Whether people want to acknowledge it or not, movies and television have huge ramifications on society. The success of the film Sideways caused a 16% surge in sales for Pinot Noir for crying out loud. However, when it comes to depictions of Wall Street and the financial industry, it should come as no surprise that the protagonists are all men, men, and more men. And for the most part, they are not nice men. From The Wolf of Wall Street and American Psycho, to Wall Street with its creation of greed incarnate, Gordon Gekko, onscreen depictions of the financial world have very much been a man’s world. You have to go back to 1988’s Working Girl to find a Wall Street film with a women in the lead, and even then, where girl is literally in the title, Harrison Ford still gets top billing.
It may have taken 28 years, but the next financial film starring a women is here, and just hours ago it debuted at the Sundance Film Festival. Equity, starring Anna Gunn as Naomi, a senior investment banker trying to get ahead in the high stakes world of corporate IPOs, is a welcome addition to the all too sparse collection of films that depict women in positions of power in the financial industry. The sophomore effort of director Meera Menon and written by Amy Fox, this film does address the issues present in its protagonist’s job simply due to her gender, but her gender is not her defining feature, yet another all too common problem with women’s depictions onscreen.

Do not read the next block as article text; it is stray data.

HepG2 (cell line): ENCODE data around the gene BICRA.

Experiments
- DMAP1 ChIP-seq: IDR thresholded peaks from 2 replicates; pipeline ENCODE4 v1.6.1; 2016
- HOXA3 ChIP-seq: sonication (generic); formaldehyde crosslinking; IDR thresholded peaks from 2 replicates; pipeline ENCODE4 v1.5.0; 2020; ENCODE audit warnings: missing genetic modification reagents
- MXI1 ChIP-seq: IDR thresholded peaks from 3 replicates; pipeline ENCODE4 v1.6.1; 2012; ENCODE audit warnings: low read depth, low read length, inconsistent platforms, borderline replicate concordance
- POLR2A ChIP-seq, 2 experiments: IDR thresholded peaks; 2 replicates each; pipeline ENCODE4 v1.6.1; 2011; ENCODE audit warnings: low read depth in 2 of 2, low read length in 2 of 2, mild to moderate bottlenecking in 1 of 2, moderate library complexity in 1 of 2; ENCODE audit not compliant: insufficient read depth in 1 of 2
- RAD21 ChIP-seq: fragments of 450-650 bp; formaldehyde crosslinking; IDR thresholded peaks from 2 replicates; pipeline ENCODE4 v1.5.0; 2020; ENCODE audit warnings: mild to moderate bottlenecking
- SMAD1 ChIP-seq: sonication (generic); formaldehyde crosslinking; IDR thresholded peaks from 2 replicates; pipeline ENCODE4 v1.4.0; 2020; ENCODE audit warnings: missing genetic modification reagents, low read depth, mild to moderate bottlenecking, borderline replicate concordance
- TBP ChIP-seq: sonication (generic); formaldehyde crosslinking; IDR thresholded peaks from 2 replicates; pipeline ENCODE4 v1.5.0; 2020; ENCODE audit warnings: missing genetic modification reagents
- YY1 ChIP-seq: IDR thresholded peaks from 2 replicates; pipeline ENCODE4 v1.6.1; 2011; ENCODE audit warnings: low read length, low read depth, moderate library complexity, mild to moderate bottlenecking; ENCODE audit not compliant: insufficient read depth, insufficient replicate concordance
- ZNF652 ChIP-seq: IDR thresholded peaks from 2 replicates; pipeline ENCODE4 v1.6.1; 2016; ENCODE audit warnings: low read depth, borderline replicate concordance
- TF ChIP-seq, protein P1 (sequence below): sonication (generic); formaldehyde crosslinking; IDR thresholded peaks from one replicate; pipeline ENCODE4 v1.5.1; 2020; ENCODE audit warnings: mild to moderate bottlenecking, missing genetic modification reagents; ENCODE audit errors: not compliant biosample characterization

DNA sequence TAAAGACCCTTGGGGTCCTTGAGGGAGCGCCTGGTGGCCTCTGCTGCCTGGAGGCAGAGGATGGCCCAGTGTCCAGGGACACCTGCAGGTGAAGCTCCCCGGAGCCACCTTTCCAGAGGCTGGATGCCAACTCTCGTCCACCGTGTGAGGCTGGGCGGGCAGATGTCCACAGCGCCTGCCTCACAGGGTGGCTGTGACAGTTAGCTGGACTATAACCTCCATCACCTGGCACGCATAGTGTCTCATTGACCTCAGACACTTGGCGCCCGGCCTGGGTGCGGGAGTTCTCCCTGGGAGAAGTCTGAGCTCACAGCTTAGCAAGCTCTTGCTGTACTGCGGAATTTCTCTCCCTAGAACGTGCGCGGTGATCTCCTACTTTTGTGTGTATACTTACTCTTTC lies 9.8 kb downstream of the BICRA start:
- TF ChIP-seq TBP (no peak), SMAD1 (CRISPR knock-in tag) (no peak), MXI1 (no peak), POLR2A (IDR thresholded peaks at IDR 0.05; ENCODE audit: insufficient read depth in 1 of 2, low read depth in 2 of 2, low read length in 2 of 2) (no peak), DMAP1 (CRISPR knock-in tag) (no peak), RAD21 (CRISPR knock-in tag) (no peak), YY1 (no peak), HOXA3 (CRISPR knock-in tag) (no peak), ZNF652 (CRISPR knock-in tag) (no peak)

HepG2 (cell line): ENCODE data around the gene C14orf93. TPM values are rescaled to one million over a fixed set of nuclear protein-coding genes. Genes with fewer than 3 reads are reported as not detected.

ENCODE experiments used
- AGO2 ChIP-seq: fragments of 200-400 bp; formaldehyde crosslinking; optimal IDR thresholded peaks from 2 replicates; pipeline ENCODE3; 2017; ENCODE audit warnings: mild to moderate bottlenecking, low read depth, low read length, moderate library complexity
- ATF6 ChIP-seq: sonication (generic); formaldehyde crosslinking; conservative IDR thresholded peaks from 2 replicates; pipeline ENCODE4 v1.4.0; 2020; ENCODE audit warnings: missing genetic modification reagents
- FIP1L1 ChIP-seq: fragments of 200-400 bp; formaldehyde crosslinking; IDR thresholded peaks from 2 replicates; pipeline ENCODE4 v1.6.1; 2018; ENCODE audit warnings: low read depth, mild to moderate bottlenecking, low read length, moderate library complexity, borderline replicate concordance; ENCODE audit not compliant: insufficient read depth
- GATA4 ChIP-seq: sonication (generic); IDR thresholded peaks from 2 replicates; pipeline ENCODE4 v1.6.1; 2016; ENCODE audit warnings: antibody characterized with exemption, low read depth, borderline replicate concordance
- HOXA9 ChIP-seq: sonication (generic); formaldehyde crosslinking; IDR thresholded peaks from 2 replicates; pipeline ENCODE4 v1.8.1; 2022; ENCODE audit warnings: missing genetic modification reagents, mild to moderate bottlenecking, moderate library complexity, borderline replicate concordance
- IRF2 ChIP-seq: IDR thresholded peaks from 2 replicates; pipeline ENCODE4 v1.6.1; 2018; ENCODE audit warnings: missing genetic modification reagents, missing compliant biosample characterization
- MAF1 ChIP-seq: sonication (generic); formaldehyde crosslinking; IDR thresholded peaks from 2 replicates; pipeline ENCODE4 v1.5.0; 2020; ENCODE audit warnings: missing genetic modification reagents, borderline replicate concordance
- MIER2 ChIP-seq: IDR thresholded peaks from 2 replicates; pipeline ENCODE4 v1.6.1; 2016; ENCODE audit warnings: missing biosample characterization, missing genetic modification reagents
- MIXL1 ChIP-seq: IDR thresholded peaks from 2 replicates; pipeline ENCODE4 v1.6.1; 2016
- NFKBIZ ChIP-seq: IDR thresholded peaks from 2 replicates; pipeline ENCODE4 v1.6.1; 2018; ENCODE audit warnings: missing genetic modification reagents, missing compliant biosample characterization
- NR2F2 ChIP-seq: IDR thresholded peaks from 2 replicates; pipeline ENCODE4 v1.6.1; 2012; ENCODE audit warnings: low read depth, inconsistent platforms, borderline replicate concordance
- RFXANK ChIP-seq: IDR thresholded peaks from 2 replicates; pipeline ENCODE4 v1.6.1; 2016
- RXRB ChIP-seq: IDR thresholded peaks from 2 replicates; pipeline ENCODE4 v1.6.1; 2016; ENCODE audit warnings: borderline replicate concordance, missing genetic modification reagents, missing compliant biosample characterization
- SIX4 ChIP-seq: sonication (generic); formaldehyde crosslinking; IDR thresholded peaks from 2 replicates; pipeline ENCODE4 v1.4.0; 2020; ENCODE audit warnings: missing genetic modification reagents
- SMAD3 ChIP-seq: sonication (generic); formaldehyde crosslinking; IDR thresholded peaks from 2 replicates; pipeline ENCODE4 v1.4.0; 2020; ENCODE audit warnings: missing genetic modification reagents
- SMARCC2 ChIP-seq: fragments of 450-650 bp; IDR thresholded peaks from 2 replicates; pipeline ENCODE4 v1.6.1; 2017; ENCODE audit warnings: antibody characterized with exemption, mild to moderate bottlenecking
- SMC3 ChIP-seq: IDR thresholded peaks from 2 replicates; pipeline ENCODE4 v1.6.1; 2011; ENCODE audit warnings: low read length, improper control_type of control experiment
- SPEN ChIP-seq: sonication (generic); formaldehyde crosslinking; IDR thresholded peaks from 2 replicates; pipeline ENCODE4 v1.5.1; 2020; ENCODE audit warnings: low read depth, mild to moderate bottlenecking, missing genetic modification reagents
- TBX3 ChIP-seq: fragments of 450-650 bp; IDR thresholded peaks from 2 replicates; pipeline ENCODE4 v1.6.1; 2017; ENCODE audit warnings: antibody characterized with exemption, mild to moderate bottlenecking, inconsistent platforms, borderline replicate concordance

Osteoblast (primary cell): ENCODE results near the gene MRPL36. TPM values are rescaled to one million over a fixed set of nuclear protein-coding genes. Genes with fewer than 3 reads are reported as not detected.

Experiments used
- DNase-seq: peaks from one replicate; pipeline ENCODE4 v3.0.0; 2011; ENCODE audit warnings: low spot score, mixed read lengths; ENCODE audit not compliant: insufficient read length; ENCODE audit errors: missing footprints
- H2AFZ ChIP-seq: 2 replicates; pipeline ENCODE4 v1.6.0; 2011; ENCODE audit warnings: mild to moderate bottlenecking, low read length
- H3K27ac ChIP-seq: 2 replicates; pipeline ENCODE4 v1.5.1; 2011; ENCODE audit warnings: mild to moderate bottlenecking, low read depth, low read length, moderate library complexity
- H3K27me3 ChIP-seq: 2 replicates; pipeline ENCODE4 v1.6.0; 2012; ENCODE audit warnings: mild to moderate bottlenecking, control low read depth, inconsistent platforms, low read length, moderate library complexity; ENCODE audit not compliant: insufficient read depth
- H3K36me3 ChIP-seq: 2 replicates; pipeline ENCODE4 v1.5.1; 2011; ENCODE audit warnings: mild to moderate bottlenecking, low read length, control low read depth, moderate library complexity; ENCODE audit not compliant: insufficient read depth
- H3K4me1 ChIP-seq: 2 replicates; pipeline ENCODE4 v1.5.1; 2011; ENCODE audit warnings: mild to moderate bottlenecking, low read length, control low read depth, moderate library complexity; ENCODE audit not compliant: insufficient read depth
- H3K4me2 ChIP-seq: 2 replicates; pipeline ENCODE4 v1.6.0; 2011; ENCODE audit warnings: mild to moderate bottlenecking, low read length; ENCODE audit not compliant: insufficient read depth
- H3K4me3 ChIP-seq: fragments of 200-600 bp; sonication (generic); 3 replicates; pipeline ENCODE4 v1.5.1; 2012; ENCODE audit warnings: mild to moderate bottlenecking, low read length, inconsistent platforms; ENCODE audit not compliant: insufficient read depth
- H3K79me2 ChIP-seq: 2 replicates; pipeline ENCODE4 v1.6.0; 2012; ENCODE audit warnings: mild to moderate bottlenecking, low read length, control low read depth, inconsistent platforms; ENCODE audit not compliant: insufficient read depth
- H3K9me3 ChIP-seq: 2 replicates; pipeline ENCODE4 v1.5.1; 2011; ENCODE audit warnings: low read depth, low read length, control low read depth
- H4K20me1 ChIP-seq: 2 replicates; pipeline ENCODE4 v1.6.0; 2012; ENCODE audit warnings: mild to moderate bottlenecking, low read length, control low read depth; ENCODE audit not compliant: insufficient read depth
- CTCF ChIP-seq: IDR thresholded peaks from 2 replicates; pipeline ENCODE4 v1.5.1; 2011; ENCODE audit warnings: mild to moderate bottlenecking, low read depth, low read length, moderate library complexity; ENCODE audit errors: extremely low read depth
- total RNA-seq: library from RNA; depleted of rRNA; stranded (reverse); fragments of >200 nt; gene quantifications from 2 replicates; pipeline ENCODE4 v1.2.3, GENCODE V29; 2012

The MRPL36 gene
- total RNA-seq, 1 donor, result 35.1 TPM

Not only was the main character female, but so were the two main supporting roles, the writer, the director, the producers, and the majority of investors! As is the tradition at the Sundance Film Festival, the whole crew came up front for a Q&A after the film, and it was #girlpower across the board. When an attendee asked male lead James Purefoy why he took the role, he responded that he was excited by the movie because Wall Street films often portray women as either hookers or housewives, but in this film they are neither. Thank goodness. It was a year ago that I met with Alysia Reiner and Sarah Megan Thomas here in Park City to talk about the film, and to see them here, one year later, is truly exciting. They are fierce women who are on a mission, and mission accomplished!
Working Girl came out the year I started working on Wall Street, and when I think about what has happened in my life since 1988, I can’t believe it’s taken this long for another film like Equity to come along. Although, Anna Gunn did look strikingly like Melanie Griffith. Hopefully we won’t have to wait another 28 years for the next Wall Street film with a female protagonist, but even more than that, due to its recent acquisition by Sony Pictures Classics, I hope that Equity reaches a wide audience and serves to inspire young women to consider a career in finance. You can’t be what you can’t see, and let me tell you, Gunn’s Naomi is someone who demands to be seen. One can only hope that there are more characters like her on the way.
First photo of me with Alysia post screening. You can tell this was my 7th day of festing. Second photo – James Purefoy, Alysia Reiner and Sarah Megan Thomas.